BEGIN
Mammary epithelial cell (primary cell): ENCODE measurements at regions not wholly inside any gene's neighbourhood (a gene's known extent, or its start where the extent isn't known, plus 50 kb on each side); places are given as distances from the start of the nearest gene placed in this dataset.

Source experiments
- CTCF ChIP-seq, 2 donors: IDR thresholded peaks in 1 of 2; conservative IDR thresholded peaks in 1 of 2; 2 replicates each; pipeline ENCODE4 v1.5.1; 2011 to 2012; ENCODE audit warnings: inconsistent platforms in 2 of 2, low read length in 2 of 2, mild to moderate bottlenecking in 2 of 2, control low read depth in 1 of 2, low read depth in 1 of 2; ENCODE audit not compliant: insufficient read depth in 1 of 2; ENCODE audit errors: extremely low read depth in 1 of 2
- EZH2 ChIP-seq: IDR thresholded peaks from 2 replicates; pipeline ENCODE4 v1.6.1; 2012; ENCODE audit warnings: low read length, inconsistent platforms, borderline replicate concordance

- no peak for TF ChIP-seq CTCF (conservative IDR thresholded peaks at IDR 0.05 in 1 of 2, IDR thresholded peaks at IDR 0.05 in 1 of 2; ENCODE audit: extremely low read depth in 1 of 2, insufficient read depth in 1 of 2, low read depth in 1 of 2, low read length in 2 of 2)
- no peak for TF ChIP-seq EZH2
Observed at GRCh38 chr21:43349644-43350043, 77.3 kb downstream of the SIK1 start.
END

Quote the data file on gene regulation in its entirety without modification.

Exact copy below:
Mammary epithelial cell (primary cell): ENCODE measurements at regions not wholly inside any gene's neighbourhood (a gene's known extent, or its start where the extent isn't known, plus 50 kb on each side); places are given as distances from the start of the nearest gene placed in this dataset.

Source experiments
- CTCF ChIP-seq, 2 donors: IDR thresholded peaks in 1 of 2; conservative IDR thresholded peaks in 1 of 2; 2 replicates each; pipeline ENCODE4 v1.5.1; 2011 to 2012; ENCODE audit warnings: inconsistent platforms in 2 of 2, low read length in 2 of 2, mild to moderate bottlenecking in 2 of 2, control low read depth in 1 of 2, low read depth in 1 of 2; ENCODE audit not compliant: insufficient read depth in 1 of 2; ENCODE audit errors: extremely low read depth in 1 of 2
- EZH2 ChIP-seq: IDR thresholded peaks from 2 replicates; pipeline ENCODE4 v1.6.1; 2012; ENCODE audit warnings: low read length, inconsistent platforms, borderline replicate concordance

- no peak for TF ChIP-seq CTCF (conservative IDR thresholded peaks at IDR 0.05 in 1 of 2, IDR thresholded peaks at IDR 0.05 in 1 of 2; ENCODE audit: extremely low read depth in 1 of 2, insufficient read depth in 1 of 2, low read depth in 1 of 2, low read length in 2 of 2)
- no peak for TF ChIP-seq EZH2
Observed at GRCh38 chr21:43349644-43350043, 77.3 kb downstream of the SIK1 start.